But seven year later, we know that wasn't true for him, and it's apparently not true for other people with MS.
After Jeff's diagnosis I went to the library and read medical journals online. I read Dr. Roy Swank's research, and saw he noted this blood vessel breakdown, as evidenced by what he called, "capillary fragility" on the limbs of his MS patients during their relapses, manifesting as blood spots called petechiae. (see pic below.) He saw hypercoagulation in their serum, too. Dr. Swank knew it mattered. In 1958, he saw what I was seeing on Jeff's legs in 2007.
Swank RL. Subcutaneous hemorrhages in multiple sclerosis. Neurology. 1958; 8: 497-498.
Jeff's hypercoagulation and petechiae were related to his MS. Dr. Swank did not have the science of nitric oxide as EDRF in his time, but modern researchers have since connected hypercoagulation and clotting proteins as evidence of endothelial dysfunction and a break down of the blood brain barrier, and activation of the coagulation cascade. This research comes decades after Dr. Swank's discoveries, but confirms what he saw as "blood vessel fragility." We now know that endothelial dysfunction and a break in the BBB will affect the blood through out the body. Once the coagulation cascade is activated, it is systemic. And these extravasated red blood cells will leak and appear throughout the body. Just like Jeff's petechiae--and the break in his blood brain barrier.
The disruption of integrity of the walls of brain blood microvessels rapidly activates the coagulation cascade.
The coagulation cascade plays a major role in the development of an inflammatory response in MS.
Here's more on this research from the Gladstone Institute.
A protein involved in blood clotting may be a new indicator to help detect multiple sclerosis (MS) lesions before symptoms arise. The presence of the clotting protein, thrombin, signals an early stage of the disease when the blood-brain barrier is breached and the brain’s immune response is set into motion. The research was presented at Neuroscience 2013, the annual meeting of the Society for Neuroscience and the world’s largest source of emerging news about brain science and health.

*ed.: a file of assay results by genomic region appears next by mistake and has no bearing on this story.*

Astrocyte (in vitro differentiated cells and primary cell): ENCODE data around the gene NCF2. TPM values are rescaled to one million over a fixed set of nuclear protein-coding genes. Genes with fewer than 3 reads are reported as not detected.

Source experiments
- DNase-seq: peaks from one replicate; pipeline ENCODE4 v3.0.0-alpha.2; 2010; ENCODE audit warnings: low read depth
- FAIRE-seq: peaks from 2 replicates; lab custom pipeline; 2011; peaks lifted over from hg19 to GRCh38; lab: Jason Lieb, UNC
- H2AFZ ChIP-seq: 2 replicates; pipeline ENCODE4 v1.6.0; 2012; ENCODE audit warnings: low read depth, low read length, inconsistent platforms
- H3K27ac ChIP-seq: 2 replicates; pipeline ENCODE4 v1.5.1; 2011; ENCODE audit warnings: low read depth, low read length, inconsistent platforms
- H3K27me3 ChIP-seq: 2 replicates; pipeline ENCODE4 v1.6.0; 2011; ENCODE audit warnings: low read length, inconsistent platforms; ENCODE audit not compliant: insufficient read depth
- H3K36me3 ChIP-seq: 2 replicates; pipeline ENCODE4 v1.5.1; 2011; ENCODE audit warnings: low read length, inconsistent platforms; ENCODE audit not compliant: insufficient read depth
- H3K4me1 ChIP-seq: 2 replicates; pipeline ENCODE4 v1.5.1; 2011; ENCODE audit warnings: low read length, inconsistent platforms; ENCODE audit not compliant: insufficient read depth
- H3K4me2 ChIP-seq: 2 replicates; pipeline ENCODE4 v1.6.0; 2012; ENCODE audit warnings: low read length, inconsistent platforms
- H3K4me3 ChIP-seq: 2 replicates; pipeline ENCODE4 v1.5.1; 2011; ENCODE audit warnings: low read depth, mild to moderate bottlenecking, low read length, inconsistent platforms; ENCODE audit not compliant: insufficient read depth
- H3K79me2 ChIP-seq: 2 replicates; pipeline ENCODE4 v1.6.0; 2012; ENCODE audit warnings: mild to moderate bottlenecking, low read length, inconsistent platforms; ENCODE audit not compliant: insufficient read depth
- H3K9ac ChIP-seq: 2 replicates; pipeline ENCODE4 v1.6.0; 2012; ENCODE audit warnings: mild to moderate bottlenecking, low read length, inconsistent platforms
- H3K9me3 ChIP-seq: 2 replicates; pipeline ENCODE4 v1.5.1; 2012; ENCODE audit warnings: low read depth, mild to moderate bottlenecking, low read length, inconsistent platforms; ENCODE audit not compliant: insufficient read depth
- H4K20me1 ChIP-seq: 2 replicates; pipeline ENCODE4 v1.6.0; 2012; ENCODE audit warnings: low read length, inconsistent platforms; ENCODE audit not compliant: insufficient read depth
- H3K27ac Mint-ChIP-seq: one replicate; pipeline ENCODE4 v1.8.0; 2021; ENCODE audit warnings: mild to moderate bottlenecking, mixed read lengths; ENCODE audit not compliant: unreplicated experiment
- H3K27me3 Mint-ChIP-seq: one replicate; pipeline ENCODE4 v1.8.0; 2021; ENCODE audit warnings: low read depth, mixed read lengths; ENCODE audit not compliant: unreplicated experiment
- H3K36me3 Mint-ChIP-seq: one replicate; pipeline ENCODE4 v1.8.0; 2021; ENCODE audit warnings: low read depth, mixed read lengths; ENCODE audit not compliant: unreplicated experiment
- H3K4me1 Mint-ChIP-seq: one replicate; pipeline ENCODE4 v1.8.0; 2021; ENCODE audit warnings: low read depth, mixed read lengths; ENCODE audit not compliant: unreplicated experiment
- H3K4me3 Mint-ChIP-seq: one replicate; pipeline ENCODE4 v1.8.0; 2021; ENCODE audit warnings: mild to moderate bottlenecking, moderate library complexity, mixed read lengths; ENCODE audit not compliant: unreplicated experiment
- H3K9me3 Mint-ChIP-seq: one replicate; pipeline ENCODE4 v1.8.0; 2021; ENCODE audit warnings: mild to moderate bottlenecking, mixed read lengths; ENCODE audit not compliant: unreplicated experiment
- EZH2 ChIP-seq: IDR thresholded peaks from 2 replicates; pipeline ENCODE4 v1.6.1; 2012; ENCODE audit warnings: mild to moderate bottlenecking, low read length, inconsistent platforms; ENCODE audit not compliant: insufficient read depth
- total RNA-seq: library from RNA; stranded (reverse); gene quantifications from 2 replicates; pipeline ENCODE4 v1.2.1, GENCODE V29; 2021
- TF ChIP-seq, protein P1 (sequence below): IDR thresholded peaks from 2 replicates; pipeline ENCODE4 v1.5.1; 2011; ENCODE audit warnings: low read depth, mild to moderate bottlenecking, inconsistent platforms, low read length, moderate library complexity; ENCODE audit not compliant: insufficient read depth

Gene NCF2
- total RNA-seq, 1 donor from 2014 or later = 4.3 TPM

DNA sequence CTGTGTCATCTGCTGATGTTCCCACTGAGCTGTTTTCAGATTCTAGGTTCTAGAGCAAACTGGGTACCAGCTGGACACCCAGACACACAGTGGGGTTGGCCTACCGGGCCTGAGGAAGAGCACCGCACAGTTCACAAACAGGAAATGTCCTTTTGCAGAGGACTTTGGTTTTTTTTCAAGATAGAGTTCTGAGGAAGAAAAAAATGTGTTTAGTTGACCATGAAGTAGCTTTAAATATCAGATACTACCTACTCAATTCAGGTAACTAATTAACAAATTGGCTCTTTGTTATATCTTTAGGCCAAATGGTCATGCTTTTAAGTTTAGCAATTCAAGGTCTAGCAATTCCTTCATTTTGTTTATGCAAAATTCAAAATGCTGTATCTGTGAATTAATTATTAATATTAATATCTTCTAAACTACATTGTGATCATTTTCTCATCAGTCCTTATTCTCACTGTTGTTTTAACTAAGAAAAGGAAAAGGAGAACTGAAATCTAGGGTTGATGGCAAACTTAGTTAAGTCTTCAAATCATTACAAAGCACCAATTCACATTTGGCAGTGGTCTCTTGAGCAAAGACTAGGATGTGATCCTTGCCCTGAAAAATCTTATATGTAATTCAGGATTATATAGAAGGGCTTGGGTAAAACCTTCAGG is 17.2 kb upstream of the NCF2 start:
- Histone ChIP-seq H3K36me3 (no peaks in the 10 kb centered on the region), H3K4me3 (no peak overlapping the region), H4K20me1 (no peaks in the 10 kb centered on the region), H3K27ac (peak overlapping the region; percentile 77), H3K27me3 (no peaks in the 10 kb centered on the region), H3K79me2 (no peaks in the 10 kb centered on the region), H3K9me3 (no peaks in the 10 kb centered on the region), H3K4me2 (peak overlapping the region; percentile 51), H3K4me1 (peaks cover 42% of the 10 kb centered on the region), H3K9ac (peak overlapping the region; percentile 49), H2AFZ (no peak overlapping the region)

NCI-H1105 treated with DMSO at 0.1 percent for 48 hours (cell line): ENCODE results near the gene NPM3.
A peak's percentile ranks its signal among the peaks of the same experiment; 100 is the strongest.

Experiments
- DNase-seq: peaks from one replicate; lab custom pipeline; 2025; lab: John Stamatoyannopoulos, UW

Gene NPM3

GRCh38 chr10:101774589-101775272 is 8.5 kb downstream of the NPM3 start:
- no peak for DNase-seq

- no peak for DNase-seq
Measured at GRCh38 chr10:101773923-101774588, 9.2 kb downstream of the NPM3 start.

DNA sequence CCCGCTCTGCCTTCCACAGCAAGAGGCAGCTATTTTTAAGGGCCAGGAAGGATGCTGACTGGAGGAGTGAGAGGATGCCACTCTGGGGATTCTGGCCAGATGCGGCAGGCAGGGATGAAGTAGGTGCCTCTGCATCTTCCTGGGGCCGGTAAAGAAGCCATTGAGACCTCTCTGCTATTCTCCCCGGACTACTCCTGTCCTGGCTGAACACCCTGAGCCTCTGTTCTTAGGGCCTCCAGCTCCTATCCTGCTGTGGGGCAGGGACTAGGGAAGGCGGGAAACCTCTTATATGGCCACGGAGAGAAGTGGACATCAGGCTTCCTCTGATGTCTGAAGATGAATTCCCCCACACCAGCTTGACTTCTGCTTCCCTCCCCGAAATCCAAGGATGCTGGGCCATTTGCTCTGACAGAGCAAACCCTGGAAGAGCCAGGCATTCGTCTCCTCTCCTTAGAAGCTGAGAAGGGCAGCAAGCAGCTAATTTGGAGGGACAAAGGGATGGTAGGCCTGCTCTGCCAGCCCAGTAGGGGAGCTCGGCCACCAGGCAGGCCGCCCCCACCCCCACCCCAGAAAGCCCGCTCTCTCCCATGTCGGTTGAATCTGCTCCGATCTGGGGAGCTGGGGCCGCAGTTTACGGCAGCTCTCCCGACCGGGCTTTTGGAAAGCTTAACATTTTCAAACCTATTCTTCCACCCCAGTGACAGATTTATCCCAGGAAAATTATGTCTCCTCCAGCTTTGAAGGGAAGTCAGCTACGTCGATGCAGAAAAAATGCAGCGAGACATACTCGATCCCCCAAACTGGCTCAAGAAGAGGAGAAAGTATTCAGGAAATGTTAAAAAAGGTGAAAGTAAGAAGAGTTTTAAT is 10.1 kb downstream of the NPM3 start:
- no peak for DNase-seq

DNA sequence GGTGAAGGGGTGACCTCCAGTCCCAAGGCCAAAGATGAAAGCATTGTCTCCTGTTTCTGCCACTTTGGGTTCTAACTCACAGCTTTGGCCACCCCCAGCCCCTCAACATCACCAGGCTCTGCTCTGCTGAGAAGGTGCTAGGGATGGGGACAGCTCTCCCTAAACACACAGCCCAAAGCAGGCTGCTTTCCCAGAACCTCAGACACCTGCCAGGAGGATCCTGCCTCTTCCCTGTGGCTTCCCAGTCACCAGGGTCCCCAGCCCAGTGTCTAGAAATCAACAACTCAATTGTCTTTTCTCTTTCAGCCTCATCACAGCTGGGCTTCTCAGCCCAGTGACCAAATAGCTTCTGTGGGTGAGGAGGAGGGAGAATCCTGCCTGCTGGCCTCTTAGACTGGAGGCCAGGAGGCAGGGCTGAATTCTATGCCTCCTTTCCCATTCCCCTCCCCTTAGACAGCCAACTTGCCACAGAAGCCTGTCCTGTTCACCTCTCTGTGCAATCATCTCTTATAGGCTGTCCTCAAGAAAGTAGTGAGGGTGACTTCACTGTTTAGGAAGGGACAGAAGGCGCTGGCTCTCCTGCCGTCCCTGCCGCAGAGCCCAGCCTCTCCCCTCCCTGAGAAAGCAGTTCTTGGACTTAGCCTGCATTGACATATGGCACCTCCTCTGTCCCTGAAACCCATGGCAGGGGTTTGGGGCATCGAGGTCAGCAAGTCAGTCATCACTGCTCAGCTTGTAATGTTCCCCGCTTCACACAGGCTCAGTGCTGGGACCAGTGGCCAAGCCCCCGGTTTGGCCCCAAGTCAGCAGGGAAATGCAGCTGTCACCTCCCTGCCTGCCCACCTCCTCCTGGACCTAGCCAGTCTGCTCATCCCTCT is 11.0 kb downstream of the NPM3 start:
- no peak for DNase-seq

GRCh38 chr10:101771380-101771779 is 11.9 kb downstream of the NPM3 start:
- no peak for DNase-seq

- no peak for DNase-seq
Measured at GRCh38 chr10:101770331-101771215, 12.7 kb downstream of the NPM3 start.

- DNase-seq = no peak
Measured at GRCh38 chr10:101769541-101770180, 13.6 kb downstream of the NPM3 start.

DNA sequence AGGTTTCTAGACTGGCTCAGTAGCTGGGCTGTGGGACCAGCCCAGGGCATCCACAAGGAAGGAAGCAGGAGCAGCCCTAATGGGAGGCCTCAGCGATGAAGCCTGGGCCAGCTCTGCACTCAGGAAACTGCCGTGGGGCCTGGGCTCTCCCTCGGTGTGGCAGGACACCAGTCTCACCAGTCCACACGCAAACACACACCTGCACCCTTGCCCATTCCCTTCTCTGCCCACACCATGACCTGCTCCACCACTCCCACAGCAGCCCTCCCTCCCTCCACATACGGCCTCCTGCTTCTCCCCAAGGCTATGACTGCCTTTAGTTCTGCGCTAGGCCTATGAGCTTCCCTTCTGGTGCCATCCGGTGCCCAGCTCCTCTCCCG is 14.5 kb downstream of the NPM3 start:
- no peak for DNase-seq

The researchers found that thrombin, usually a beneficial protein involved in blood clotting, builds up in the central nervous system as MS progresses. Thrombin enters in the brain together with fibrinogen, another clotting protein when the protective barrier between the blood and brain becomes leaky. Thrombin converts the fibrinogen to fibrin which activates brain’s immune cells that break down the protective myelin sheath that surrounds neurons in the central nervous system. Because thrombin levels increase as the disease progresses, the researchers conclude that it could be used as an early detector of the disease.
More researchers are noting this break in the endothelium, and detecting these microscopic bleeds in the MS brain. At the ISNVD conference, Dr. Yulin Ge recently discussed how 7T MRI technology is allowing us to see tiny hemorrhages in the MS brain which occur before demyelination. This further elucidates the microvascular connection to MS.
From his abstract at the ISNVD:
Canadian microbiologists have recently published a paper on the iron around MS lesions, and link it to the vasculature and "chronic extravasation of hemoglobin", or microbleeds causing oxidative stress in the brain.
Dr. Zamboni saw the parallels of venous disease of the legs and MS, and wrote about iron deposition and the inflammatory response in his 2006 publication,
The Big Idea: Iron-dependent inflammation in venous disease and proposed parallels in multiple sclerosis http://www.ncbi.nlm.nih.gov/pmc/articles/PMC1633548/
These researchers would tell you that blood matters. When red blood cells enter brain tissue, there are serious repercussions--including oxidative stress, inflammation, iron deposition and an upregulation of clotting proteins. Why does the blood brain barrier become leaky, and allow plasmic particles access into brain tissue? The exact mechnism is not known, but it appears to be related to endothelial dysfunction. It may be venous hypertension, lack of shear stress, and hypoxic injury created by CCSVI which is compounded by environmental factors like diet, exercise, stress, UV rays, viral and bacterial infections and smoking. We need more research.
I'll keep writing about it, until the day when neurologists understand the connection of the red blood spots I saw on Jeff's legs, the lesions in his brain and spine, and his MS diagnosis.